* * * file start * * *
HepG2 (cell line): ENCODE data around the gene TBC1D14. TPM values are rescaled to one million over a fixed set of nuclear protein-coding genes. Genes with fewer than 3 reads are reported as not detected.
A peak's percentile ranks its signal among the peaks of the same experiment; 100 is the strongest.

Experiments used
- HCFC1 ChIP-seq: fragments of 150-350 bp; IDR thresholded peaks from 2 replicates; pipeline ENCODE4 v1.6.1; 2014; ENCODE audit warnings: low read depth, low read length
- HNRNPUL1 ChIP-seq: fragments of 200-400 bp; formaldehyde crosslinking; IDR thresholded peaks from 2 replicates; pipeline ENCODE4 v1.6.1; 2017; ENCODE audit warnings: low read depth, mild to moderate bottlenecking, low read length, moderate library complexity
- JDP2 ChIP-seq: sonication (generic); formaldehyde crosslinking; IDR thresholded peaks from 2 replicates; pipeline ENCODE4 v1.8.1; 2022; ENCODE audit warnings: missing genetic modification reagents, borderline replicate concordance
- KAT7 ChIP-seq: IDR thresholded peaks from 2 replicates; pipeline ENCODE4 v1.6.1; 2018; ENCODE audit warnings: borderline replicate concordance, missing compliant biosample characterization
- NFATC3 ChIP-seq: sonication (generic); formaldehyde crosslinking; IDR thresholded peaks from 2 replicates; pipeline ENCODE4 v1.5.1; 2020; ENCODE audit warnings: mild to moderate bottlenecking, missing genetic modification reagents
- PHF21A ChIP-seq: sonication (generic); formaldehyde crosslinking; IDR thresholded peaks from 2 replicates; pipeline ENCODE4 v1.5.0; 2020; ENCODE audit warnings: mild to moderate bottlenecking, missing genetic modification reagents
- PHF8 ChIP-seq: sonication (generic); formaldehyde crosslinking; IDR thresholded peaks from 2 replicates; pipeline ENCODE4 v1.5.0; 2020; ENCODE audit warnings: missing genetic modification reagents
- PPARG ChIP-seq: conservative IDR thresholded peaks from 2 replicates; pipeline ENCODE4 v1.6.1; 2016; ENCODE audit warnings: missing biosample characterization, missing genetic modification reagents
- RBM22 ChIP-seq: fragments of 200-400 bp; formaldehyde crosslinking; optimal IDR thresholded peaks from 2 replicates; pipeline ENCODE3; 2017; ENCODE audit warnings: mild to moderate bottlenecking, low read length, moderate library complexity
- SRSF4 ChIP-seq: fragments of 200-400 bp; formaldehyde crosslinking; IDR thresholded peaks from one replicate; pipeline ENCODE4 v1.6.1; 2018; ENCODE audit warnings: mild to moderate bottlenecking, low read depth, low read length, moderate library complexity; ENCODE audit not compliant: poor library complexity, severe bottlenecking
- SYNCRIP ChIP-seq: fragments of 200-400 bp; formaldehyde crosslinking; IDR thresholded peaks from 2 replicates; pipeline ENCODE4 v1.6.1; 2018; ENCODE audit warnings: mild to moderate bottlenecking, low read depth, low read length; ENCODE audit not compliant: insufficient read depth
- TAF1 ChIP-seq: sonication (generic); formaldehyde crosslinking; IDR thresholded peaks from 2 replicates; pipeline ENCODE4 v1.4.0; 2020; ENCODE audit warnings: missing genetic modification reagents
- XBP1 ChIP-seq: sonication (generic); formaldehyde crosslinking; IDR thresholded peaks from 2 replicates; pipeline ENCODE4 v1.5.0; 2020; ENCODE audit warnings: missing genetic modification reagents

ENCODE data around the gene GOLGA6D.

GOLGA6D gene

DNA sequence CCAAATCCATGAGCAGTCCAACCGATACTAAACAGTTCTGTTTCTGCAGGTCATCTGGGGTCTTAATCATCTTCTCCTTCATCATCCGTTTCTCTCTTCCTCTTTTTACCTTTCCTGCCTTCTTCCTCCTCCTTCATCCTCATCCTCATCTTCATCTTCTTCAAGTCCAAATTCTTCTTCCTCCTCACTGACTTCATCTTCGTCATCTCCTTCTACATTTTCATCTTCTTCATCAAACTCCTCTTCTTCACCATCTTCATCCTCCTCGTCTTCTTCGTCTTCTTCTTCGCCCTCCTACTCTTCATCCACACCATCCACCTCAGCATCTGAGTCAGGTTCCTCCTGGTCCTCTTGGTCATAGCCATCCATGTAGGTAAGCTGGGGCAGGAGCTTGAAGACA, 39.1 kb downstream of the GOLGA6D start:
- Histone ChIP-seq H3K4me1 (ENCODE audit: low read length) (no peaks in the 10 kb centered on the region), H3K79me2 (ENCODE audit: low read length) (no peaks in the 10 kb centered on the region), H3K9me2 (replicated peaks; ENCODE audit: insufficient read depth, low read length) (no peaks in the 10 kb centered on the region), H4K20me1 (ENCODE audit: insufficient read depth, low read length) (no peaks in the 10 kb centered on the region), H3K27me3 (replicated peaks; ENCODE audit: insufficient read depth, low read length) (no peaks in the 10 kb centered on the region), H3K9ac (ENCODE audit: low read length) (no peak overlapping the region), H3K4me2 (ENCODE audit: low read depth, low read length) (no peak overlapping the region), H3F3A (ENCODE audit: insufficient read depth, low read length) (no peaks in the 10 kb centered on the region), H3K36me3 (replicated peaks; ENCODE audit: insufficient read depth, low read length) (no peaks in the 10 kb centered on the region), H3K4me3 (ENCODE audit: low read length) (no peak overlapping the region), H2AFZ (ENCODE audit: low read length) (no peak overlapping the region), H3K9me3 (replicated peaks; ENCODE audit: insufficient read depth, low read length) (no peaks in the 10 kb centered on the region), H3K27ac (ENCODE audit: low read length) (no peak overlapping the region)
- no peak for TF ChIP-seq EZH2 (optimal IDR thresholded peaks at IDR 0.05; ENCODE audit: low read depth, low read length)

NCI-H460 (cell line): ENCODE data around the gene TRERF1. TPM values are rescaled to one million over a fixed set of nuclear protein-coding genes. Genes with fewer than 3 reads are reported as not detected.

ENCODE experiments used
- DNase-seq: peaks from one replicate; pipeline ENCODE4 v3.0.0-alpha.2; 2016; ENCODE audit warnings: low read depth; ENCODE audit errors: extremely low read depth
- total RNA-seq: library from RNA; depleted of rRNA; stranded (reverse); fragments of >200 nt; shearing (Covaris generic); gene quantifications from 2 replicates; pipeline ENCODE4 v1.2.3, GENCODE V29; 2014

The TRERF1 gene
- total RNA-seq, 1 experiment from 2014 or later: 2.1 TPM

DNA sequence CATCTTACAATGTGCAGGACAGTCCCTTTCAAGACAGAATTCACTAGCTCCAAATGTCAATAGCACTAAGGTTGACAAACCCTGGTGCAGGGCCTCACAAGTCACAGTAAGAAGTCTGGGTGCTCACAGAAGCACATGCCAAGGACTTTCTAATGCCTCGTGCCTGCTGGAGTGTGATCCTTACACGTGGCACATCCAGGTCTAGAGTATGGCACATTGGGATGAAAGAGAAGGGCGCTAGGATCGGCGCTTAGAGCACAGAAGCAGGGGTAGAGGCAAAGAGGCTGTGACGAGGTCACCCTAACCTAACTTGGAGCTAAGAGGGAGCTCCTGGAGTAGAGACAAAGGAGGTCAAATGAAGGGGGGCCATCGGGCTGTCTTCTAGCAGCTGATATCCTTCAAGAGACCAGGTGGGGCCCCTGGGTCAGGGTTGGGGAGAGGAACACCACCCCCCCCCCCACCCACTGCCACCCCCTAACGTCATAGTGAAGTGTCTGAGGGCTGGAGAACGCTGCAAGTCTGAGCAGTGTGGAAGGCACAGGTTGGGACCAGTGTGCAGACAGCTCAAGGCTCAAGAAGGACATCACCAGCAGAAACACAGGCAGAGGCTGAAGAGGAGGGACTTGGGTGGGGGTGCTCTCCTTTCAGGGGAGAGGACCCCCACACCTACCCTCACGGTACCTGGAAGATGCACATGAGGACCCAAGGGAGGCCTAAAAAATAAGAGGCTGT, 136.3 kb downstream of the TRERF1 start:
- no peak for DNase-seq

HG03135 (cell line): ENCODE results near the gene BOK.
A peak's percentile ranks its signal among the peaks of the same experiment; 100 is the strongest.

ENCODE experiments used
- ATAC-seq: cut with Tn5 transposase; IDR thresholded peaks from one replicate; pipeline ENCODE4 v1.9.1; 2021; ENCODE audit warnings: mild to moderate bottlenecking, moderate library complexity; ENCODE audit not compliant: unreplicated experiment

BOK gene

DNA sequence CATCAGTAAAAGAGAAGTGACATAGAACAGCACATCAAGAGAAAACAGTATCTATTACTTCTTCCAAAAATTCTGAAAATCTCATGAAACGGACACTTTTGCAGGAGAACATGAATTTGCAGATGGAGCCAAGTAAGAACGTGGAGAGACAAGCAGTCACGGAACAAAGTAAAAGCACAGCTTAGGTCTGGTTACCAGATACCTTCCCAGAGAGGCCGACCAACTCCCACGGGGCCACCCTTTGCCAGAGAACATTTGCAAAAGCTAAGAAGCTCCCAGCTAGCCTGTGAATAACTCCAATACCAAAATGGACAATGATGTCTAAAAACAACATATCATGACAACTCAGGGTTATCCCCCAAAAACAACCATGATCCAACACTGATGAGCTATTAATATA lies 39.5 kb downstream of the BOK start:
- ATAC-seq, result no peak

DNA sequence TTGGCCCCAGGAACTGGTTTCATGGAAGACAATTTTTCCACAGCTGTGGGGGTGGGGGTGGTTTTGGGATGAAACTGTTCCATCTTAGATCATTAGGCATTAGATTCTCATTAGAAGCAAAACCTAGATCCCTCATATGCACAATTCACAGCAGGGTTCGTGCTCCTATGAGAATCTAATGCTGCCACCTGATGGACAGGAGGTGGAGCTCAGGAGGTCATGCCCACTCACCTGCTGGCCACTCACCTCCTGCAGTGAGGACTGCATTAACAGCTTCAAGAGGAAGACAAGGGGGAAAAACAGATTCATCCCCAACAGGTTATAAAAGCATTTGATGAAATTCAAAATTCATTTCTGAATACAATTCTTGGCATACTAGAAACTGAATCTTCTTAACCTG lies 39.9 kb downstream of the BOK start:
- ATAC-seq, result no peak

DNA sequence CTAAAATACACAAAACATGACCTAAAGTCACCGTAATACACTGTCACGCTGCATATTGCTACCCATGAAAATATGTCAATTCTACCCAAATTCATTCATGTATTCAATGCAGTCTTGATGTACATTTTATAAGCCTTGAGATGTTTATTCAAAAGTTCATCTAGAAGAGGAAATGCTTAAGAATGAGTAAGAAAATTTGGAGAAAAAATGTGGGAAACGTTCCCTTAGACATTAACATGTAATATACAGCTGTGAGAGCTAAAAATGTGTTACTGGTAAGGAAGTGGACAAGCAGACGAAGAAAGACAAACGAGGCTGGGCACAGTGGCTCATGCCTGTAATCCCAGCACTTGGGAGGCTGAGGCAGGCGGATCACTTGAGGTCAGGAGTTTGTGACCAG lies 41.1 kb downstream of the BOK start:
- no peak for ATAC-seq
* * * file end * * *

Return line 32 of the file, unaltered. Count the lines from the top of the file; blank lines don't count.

ENCODE experiments used